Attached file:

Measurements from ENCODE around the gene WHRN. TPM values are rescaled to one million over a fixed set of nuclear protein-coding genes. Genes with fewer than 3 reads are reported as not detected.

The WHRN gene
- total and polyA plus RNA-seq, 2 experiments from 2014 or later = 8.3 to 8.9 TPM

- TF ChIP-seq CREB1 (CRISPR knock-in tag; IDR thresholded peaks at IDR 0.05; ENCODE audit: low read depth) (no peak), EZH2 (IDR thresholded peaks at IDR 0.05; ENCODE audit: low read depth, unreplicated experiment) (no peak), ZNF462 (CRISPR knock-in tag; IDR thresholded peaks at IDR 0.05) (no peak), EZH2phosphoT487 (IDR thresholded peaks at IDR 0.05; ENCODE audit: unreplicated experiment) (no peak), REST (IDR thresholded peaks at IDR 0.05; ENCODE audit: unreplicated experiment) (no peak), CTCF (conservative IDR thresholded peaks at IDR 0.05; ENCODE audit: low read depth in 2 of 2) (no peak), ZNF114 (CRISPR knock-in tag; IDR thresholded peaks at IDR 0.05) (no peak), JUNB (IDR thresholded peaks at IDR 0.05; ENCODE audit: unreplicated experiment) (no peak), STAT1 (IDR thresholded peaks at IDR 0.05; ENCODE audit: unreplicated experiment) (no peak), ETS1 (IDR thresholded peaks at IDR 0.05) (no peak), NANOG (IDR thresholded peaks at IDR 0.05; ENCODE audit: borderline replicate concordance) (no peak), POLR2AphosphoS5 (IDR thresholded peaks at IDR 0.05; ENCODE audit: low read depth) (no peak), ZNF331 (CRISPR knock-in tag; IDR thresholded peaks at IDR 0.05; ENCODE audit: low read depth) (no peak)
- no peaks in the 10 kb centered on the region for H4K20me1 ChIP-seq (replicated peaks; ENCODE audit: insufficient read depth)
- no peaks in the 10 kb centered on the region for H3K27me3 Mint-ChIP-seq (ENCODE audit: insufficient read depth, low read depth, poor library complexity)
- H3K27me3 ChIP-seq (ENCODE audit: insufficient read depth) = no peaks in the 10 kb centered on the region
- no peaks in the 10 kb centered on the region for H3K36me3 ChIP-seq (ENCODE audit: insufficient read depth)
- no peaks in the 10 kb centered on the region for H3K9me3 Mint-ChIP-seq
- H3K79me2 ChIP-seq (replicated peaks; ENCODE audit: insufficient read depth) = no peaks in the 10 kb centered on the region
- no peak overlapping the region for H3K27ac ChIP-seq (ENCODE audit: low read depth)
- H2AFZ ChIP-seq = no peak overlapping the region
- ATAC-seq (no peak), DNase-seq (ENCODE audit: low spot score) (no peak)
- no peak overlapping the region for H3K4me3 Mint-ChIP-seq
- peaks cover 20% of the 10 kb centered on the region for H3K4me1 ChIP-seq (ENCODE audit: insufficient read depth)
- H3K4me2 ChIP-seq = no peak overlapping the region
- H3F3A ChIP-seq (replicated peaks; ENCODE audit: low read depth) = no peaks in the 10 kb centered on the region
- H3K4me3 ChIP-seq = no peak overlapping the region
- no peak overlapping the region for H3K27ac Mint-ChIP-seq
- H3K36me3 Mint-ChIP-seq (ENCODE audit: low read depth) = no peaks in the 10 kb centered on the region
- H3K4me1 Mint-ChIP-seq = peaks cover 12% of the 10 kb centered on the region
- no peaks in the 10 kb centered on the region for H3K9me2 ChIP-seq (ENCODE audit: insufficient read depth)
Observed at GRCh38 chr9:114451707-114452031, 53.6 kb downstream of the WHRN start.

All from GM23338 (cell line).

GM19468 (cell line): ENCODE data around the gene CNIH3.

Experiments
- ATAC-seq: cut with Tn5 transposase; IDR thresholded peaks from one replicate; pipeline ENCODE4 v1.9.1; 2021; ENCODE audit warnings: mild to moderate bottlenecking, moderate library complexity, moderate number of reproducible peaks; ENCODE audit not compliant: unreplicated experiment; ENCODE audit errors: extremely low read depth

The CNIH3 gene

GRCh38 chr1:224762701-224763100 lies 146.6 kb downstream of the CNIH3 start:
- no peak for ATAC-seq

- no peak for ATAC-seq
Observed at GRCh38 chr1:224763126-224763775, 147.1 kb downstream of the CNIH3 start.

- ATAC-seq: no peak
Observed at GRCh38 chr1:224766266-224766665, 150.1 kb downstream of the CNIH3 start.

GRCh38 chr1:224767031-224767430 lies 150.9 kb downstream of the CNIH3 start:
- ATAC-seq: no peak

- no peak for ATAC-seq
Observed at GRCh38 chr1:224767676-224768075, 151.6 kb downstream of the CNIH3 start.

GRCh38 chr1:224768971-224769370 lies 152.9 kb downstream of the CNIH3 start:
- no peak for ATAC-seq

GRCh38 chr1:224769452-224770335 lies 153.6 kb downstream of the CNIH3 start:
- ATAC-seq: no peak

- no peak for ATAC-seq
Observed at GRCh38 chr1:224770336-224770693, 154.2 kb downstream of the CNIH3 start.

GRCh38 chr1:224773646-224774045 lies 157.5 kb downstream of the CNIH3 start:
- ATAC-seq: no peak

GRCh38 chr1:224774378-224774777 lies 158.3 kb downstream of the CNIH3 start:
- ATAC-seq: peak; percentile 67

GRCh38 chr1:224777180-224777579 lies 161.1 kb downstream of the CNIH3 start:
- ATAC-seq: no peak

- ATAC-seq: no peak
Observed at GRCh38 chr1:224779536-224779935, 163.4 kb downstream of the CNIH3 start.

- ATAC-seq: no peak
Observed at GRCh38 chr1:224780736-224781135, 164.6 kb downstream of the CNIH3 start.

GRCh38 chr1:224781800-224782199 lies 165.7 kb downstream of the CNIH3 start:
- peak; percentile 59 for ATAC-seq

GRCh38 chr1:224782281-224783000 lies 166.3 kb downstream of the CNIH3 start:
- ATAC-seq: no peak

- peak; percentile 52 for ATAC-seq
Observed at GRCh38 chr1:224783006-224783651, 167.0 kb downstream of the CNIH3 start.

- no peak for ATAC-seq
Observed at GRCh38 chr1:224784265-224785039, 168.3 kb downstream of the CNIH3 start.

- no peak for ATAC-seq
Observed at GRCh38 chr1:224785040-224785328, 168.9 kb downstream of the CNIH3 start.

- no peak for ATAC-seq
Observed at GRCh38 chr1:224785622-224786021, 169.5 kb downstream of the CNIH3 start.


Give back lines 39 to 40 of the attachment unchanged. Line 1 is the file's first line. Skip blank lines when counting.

GRCh38 chr1:224768971-224769370 lies 152.9 kb downstream of the CNIH3 start:
- no peak for ATAC-seq